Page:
Living Water


Video of the Divine Service here.

Bulletin here.

In the Name of the Father and of the Son and of the Holy Spirit. Amen.

On the last and great day of the feast, Jesus stood up and cried out, “If anyone thirsts, let him come to Me; and let the believing one come to Me and drink. Because, as the Scripture says, ‘Out of His belly rivers of living water will flow.’” Out of whose belly? Out of the believer’s? No. Because Jesus, John tells us, was speaking of the Holy Spirit, who was about to be given to the believers, but He had not yet been given because Jesus had not yet been glorified. The believers are the ones who will be given the Holy Spirit. The believers are the ones who come to Jesus and drink. They are the thirsty ones, whose thirst will be satisfied.

How do I know—in spite of our English translations—that Jesus is speaking of Himself when He says that rivers of living water will flow from His belly? Because there is another great Sabbath day coming in the Gospel of John. Prior to that great, important, significant day—like this great, important, significant day of the feast—the leaders of the Jews did not want crucified men hanging on their crosses and dying. So they asked Pilate to get rid of the bodies. The soldiers, in order to hasten death, break the legs of the one and then they break the legs of the other. But when they come to Jesus, they see that He is already dead. So they don’t break His legs; as the Scriptures say, Not one of His bones will be broken. Instead, a soldier pierces His side with a spear and—John tells us—immediately, blood and water flowed forth. He says, I saw it, and I bear witness to it, so that you may believe. So that you may believe, and come to Him and drink. From His side—from His belly—flow rivers of living water.

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Bishop and Christian*, June 2017

164 years ago next month, the very first president of The Lutheran Church-Missouri Synod, C.F.W. Walther, wrote this in the official publication of the Synod, Der Lutheraner:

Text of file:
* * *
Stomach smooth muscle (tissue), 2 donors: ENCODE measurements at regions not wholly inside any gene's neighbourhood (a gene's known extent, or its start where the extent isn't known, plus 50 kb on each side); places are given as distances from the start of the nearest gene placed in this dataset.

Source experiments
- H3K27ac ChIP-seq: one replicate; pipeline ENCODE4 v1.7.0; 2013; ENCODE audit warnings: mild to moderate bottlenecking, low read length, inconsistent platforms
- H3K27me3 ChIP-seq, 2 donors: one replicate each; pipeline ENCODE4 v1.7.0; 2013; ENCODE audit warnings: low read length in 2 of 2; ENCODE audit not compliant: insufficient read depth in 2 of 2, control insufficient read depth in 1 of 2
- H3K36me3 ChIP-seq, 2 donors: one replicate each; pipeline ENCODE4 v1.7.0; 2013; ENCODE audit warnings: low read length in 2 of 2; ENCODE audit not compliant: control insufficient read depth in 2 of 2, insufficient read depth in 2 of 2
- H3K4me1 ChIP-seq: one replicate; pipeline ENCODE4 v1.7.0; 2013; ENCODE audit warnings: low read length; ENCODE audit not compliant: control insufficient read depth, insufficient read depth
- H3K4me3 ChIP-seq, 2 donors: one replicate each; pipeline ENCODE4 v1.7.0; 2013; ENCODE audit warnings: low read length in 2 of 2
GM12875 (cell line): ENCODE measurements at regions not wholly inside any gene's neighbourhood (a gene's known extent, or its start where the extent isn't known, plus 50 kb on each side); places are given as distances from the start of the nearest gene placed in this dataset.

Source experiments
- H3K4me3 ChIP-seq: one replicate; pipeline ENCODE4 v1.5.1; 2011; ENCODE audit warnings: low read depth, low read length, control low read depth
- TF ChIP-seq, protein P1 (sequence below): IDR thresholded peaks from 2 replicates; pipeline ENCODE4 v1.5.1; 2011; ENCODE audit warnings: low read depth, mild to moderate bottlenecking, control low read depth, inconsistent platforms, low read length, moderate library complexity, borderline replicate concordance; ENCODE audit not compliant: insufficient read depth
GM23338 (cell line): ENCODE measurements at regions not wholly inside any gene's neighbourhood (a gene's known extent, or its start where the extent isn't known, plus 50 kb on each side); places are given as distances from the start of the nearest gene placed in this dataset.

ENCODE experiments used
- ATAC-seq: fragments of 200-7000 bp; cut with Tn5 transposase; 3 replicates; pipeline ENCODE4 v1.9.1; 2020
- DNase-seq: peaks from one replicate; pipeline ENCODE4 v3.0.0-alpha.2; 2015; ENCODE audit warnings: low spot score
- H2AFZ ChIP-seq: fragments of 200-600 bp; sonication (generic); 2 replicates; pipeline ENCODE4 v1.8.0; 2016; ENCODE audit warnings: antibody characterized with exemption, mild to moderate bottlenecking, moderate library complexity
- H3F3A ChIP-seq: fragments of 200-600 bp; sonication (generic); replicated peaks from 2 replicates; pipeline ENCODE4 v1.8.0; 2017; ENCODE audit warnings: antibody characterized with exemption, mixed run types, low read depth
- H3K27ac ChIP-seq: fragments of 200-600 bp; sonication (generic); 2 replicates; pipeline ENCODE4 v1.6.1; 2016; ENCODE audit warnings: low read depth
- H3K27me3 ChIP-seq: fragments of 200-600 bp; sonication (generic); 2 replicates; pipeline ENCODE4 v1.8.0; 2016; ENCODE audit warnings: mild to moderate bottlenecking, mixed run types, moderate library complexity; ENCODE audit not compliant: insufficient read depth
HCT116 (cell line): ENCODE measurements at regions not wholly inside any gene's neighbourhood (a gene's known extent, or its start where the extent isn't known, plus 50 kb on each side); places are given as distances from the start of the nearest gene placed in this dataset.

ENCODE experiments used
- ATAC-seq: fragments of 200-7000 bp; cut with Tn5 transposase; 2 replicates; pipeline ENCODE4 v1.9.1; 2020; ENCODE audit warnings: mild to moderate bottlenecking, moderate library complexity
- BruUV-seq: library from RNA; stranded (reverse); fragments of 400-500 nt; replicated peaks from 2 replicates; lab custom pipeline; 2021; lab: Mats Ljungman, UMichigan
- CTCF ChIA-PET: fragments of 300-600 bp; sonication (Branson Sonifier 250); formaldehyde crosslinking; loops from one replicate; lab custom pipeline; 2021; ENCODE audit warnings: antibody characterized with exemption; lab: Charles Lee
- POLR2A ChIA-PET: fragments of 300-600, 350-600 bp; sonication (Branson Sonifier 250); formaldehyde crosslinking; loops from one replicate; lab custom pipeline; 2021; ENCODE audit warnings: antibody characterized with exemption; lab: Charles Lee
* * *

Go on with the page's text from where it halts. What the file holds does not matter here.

Whenever the divine service once again follows the old Evangelical-Lutheran agendas (or church books), it seems that many raise a great cry that it is “Roman Catholic”: “Roman Catholic” when the pastor chants “The Lord be with you” and the congregation responds by chanting “and with thy spirit”; “Roman Catholic” when the pastor chants the collect and the blessing and the people respond with a chanted “Amen.”

Even the simplest Christian can respond to this outcry: “Prove to me that this chanting is contrary to the word of God, then I too will call it ‘Roman Catholic’ and have nothing more to do with it. However, you cannot prove this to me.”

If you insist upon calling Romish every element in the divine service that has been used by the Roman Catholic Church, it must follow that the reading of the Epistle and Gospel is also Romish. Indeed, it is mischief to sing or preach in church, for the Roman Church has done this also.

Those who cry out should remember that the Roman Catholic Church possesses every beautiful song of the old orthodox church. The chants and antiphons and responses were brought into the church long before the false teachings of Rome crept in. This Christian Church since the beginning, even in the Old Testament, has derived great joy from chanting…For more than 1700 years orthodox Christians have participated joyfully in the divine service. Should we, today, carry on by saying that such joyful participation is Roman Catholic? God forbid!

Therefore, as we continue to hold and to restore our wonderful divine services in places where they have been forgotten, let us boldly confess that our worship forms do not unite us with the modern sects or with the Church of Rome; rather, they join us to the one, holy Christian church that is as old as the world and is built on the foundation of the apostles and prophets. (This is translated from Der Lutheraner, July 19, 1853, page 163.)

Pr. Winterstein

*St. Augustine (354-430 AD), Bishop of Hippo in North Africa, said, “For you I am a bishop [overseer]; with you I am a Christian.”